These decks are variants of the deck I played at 2013 SE Regionals. I haven’t played much since then, and I had a lot of success with it both at the tournament and in 2013 ROOT. So I decided to tweak it for TEAMS.
Matt Townsend’s deck: 51 cards/7 LS
Josh Hartzler’s deck: 51 cards/7 LS
When building TEAMS decks, I think the first thing to identify is whether a card becomes more valuable or less valuable in the TEAMS setting. Banding is probably the simplest and most profound example; it becomes much more valuable in TEAMS. As an example from our decks, Matt and I both had Aaron and Moses. Because we are on a team, if one of us draws Aaron and the other draws Moses, one of us can now band the two together, even though individually neither one of us has the complete band. Banding allows valuable characters, such as Nergalsharezar equipped with Swift Horses, Proud Pharisee, etc. to be used more frequently.
Cards that require other cards to be in play can become more valuable, since both decks have a chance at getting the required cards in play. Forest Fire, Drawn Sword, and Head of Gold all require Babylonians in play (although Ezekiel will satisfy the requirements for FF and DS). Matt and I both had Babylonians in our decks, making this requirement easier to meet. And for Head of Gold, its value increases with each Babylonian in play; with both of us playing Babylonians, Head of Gold has a chance to be more destructive. It’s easier to meet the conditions for Eli’s Sound Advice when both you and your teammate have Tabernacle Priests and Judges in both decks, as opposed to just one deck.
Cards that target “opponents” (plural) are better in TEAMS, since you have two opponents. Hypocrisy lets the user target any number of Heroes and return them to hand. In TEAMS, you can do this to both of your opponents.
Combos can also be easier to pull off in TEAMS decks, as both decks can get the pieces in play to make the combo work. I built a few smaller ones into our decks. However, I would recommend that any combos require a small number of cards, and that they don’t cause you to put unnecessary cards in your deck. You would usually be better off just using solid, predictable cards instead of combo pieces that could often be dead cards. The combos I added were designed to “fit in” with the rest of the deck, and the individual pieces had value beyond the combo itself.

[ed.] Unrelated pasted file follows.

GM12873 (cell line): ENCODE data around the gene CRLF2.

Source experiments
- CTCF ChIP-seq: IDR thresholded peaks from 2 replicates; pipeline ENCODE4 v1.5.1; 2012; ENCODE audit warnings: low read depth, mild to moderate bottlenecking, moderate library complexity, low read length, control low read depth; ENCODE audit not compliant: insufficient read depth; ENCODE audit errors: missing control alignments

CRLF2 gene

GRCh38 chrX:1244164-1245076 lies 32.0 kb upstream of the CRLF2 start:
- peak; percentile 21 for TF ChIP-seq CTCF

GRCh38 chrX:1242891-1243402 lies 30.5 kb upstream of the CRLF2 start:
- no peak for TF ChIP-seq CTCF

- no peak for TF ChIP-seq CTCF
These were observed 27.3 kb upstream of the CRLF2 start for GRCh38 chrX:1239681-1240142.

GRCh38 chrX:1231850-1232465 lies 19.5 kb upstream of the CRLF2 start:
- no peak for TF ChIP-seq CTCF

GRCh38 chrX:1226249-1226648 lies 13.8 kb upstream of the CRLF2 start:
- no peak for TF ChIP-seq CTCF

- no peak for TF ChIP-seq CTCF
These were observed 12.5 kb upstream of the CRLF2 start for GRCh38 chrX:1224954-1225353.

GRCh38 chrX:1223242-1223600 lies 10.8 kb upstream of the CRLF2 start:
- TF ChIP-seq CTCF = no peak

Some of the small combos in our decks included:
- Sword Against Sword to create a side battle, DS/FF/Head of Gold played in side battle to take out the blocking Evil Character. Head of Gold can be nasty in side battle, as it can remove a large portion of opponents’ offense OR defense (except for angels and demons).
- Gates of Jerusalem and Nazareth in territory (either Matt or I could draw GoJ, as Fortresses are shared; as for Nazareth, we just need to put a LS in it, as that puts it in our common land of bondage), King Rehoboam blocks (Matt and I each draw 1), cause side battle with two Heroes, force opponent to control Hur. Since our hands are protected from shuffle, Matt or I (depending on the opponent’s choice) will be drawing 7.
- FBTN Hero attacks with CBP negates/battlewinners to back them up. Moses, Benaiah, Aaron–Moses, Armorbearer–Moses/Benaiah (will kick out the FBTN Hero), and Samuel–Armorbearer–Moses/Benaiah (will kick out the FBTN Hero) give many options for this. Both decks had these 5 Heroes in them. The GEs to play on these Heroes are Eli’s Sound Advice, Ehud’s Dagger (only in Matt’s deck), Drawn Sword, and Forest Fire.